By Pamela Bowman, BSN, RN, OCN®

Having an outlet to consider, discuss, and reflect on oncology ethical issues that affect our daily practice is important in caring for each other in our profession. On our solid tumor oncology unit, monthly nursing ethics lunch and learns allow our nurses the opportunity to identify and discuss their concerns with recent patient cases involving ethical issues. Our hospital’s ethics committee chair facilitates the hour-long discussions held on the unit, along with a senior oncology nurse with significant training and background in clinical ethics.

What Ethical Discussions Involve 

Our primary goal for starting ethical discussions on the unit was to educate nurses on ethics consult processes and advocate for nurses to place consults, which historically had been done by providers. Ethics consults allow for input from an ethics expert when different parties disagree or cannot resolve the dilemmas of the case. Early in our monthly conversations, we learned that our newer oncology nurses needed a way to discuss difficult end-of-life issues. They were often unaware that their troubling thoughts were ethical dilemmas.

Commonly addressed topics include:

  • What are advance directives, and why are they important?
  • How do I answer questions when a patient wants to complete an advance directive?
  • What happens when a patient doesn’t have an advance directive?
  • Who are the patient’s decision makers among the family members or visitors?
  • What are the patient’s wishes amid what family members want for the patient?
  • Why does the patient want to continue treatment when quality of life will be difficult?
  • Why doesn’t a young adult patient want to continue to receive treatments?
  • Why is the provider offering more treatment options to an older patient?
  • What if the nurse disagrees with an aspect of the patient’s case?
  • Is the healthcare team treating each patient with fairness?
  • How do we decide who receives treatment when some medications are scarce?

An often-discussed topic is when patients express their wish to discontinue treatment to their care nurse, but their family insists on treatment continuation. Patients may not want to disappoint their family members; however, nurses frequently interpret ordering of treatments or tests as unneeded suffering. Are we honoring patient autonomy? Being a patient advocate is difficult in these cases, and our nurses must talk through their own biases. They may need coaching or support by more experienced nurses to communicate patients’ wishes to the providers, or they may need to help family members understand the changes happening with their loved one.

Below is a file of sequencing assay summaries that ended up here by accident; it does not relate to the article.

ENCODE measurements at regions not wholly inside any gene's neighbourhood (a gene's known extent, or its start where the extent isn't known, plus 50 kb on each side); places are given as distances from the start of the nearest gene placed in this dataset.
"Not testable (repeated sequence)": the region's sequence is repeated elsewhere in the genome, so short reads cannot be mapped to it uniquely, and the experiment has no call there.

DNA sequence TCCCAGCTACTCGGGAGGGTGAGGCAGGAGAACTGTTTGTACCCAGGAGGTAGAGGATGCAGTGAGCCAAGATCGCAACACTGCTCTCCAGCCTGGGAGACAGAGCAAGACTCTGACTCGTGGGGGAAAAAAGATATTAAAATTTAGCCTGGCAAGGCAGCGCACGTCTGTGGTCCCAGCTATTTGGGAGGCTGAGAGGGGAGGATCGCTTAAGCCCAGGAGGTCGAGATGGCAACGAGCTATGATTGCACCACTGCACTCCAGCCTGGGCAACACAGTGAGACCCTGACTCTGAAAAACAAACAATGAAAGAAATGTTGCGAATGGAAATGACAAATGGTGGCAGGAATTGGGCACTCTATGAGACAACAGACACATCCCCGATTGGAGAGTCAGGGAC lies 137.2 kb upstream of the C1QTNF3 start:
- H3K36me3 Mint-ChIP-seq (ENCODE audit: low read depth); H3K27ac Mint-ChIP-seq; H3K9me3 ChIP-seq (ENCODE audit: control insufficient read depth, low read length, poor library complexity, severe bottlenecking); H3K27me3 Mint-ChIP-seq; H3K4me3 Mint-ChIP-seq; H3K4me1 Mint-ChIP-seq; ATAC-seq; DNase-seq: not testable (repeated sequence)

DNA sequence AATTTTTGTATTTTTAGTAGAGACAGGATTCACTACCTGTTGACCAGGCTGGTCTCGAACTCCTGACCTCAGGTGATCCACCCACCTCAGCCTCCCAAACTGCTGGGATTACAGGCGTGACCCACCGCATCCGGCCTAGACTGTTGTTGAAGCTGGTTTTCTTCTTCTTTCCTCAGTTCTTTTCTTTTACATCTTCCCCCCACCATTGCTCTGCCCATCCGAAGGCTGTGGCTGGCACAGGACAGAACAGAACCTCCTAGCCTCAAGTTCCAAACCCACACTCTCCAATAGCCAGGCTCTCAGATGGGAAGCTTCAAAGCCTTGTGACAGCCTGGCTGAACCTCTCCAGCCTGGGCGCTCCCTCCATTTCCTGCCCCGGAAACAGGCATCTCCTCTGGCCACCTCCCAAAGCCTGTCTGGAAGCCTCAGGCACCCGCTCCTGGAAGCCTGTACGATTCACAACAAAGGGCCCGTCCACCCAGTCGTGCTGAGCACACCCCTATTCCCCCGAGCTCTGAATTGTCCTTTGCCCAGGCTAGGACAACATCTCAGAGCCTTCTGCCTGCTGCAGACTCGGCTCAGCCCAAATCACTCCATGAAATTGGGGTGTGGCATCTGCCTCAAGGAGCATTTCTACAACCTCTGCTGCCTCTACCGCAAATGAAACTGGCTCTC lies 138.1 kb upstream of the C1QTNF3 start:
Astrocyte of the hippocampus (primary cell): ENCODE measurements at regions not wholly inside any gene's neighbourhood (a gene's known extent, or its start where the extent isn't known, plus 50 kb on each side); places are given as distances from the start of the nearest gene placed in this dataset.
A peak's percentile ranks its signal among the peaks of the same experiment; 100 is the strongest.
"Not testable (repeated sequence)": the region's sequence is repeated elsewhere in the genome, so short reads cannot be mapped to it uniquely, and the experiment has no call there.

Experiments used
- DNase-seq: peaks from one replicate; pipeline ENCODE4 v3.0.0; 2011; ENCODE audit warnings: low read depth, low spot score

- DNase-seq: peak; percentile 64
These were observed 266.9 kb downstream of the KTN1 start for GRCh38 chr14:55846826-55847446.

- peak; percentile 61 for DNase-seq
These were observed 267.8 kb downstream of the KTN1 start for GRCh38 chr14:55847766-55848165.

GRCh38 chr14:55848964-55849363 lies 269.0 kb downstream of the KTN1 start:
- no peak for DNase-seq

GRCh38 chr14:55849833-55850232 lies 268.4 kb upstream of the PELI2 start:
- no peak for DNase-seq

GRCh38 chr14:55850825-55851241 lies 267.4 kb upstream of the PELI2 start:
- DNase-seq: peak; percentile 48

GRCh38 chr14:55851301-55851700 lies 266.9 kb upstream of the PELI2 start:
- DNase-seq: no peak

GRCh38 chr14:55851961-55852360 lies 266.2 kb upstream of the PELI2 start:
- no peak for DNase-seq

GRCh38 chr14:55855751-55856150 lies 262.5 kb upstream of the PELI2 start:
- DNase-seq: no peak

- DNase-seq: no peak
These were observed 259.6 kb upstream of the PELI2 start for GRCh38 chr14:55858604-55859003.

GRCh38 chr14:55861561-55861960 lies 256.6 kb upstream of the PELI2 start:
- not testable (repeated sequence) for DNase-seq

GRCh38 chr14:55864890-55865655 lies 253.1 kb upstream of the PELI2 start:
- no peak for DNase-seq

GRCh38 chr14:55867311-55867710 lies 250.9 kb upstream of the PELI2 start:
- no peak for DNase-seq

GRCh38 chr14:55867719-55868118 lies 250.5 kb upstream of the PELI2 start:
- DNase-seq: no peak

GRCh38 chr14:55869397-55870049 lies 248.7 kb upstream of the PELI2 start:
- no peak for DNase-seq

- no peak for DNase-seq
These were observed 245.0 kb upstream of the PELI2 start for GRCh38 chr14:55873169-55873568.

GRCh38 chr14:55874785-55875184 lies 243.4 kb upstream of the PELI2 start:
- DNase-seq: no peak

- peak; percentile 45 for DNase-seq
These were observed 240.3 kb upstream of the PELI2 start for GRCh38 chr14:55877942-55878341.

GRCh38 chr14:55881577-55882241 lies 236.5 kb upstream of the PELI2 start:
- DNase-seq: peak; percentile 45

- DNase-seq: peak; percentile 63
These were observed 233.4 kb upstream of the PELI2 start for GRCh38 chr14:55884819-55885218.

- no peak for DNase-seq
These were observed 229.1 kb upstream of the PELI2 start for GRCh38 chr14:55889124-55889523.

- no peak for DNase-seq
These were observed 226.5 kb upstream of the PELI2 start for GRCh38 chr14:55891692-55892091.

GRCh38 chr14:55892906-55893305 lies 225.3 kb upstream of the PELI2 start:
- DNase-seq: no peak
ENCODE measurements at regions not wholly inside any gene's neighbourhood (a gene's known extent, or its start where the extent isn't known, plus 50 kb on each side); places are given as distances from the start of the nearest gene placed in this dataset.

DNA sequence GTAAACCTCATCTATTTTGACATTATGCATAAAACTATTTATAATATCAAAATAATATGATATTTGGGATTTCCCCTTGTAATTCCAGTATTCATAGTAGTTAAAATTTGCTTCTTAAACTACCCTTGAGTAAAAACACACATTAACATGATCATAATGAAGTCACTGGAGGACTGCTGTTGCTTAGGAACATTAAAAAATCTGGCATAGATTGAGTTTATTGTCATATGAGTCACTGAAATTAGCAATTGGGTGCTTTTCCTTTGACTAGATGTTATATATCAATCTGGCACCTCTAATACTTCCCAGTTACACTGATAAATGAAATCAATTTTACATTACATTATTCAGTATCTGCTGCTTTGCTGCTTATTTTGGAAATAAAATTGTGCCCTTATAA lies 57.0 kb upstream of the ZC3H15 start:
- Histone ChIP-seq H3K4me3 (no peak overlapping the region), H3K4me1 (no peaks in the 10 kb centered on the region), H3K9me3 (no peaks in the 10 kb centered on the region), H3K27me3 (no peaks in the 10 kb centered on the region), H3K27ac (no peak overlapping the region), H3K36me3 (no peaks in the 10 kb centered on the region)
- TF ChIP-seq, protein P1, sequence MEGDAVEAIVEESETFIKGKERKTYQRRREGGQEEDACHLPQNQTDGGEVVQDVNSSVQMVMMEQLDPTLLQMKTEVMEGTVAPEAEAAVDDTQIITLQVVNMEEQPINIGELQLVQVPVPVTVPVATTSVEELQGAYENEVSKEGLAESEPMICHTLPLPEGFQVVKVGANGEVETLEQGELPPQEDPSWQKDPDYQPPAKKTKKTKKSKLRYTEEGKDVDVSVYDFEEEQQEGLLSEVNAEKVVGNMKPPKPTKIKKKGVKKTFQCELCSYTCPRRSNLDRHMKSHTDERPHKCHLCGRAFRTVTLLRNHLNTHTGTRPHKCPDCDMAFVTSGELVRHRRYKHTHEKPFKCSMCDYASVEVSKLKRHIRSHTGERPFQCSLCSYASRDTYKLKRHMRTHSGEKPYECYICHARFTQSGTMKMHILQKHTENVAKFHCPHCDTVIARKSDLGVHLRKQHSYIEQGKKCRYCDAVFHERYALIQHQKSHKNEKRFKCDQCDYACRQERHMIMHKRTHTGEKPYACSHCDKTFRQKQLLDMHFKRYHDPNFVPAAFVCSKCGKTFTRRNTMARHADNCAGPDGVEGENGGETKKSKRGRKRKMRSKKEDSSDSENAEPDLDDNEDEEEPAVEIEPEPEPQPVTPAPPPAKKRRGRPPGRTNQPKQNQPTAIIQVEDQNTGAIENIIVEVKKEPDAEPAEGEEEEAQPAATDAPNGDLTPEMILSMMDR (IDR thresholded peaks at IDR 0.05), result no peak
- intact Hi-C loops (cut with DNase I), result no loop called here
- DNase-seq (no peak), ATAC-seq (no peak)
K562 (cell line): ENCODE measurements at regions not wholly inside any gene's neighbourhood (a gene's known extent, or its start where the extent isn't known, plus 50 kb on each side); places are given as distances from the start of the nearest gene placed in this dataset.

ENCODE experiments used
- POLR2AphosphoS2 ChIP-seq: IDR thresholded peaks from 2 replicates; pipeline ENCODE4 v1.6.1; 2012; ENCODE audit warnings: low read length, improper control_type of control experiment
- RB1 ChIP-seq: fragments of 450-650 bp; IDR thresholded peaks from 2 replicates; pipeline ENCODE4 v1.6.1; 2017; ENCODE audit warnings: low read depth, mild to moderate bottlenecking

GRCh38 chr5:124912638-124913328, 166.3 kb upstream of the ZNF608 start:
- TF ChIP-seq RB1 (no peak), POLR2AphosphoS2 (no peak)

A Case for Advance Directives

We had a younger couple in their early 50s, where the husband had metastatic disease. He had tried several treatments, but it became clear that hospice was the next step because of his rapid decline. The staff wanted to know why he did not keep fighting. The patient told the nurse that he still wanted to be in control of his plan, and he did have an advance directive. The patient and his wife were so calm about the next steps. They had agreed that he would keep making decisions based on how he felt. He said he would tell his wife when he wanted her to take over. She wanted the advanced directive because it told her what he desired, and she would never second-guess her decisions. She said it gave her strength to make decisions when she really wanted to continue pushing to keep him alive. She knew that was not what he wanted.

In our discussions, we talked about their strength and their advanced planning. Some staff were not sure they would be as strong as his wife. As the healthcare power of attorney, are you able to honor the wishes of someone so close to you?

Sometimes the dilemmas have no resolutions or we do not agree with the patient outcomes, but we have an opportunity to sort through the issues. Sometimes the case changes as different nurses who cared for the patient give their perspectives. These perspectives are invaluable to the nurses who first identified the troubling dilemma, because they learned how the case evolved.

These nursing discussions fulfill important ethical aspects of the American Nurses Association Code of Ethics for Nurses and ONS’s Statement on the Scope and Standards of Oncology Nursing Practice. They are one of our unit’s most popular healthy work environment offerings, and nursing staff are eager to attend and provide cases for discussion each month. Both novice and experienced oncology nurses have learned important ethical principles such as autonomy, justice, and fairness.

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